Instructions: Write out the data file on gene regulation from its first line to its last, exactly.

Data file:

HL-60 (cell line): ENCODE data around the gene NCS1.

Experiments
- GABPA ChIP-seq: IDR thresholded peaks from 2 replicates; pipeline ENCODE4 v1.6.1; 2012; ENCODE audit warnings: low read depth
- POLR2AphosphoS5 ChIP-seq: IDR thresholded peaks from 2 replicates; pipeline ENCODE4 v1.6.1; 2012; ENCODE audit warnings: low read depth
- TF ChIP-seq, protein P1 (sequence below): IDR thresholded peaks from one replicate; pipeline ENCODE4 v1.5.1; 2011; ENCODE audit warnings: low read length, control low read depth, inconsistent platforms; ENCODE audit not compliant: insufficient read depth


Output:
HL-60 (cell line): ENCODE data around the gene NCS1.

Experiments
- GABPA ChIP-seq: IDR thresholded peaks from 2 replicates; pipeline ENCODE4 v1.6.1; 2012; ENCODE audit warnings: low read depth
- POLR2AphosphoS5 ChIP-seq: IDR thresholded peaks from 2 replicates; pipeline ENCODE4 v1.6.1; 2012; ENCODE audit warnings: low read depth
- TF ChIP-seq, protein P1 (sequence below): IDR thresholded peaks from one replicate; pipeline ENCODE4 v1.5.1; 2011; ENCODE audit warnings: low read length, control low read depth, inconsistent platforms; ENCODE audit not compliant: insufficient read depth